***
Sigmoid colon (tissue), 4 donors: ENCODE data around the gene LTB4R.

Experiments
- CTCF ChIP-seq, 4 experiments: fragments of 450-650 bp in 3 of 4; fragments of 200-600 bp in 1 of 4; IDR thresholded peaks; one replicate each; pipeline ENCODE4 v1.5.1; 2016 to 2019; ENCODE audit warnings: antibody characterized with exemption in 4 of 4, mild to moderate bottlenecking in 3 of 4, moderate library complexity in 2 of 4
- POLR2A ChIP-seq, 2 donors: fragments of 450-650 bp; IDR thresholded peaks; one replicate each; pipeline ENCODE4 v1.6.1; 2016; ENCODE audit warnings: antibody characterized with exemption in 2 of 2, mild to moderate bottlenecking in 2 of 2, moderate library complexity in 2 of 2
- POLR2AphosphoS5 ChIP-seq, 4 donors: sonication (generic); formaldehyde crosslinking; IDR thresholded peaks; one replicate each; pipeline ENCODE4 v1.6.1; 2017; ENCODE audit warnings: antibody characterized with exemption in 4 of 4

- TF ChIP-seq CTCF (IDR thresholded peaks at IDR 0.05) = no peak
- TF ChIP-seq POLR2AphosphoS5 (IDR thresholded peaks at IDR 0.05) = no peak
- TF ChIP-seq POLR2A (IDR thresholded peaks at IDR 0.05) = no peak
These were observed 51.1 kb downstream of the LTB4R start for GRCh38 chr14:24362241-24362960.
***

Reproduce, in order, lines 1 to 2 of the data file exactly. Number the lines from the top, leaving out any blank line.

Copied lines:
Sigmoid colon (tissue), 4 donors: ENCODE data around the gene LTB4R.

Experiments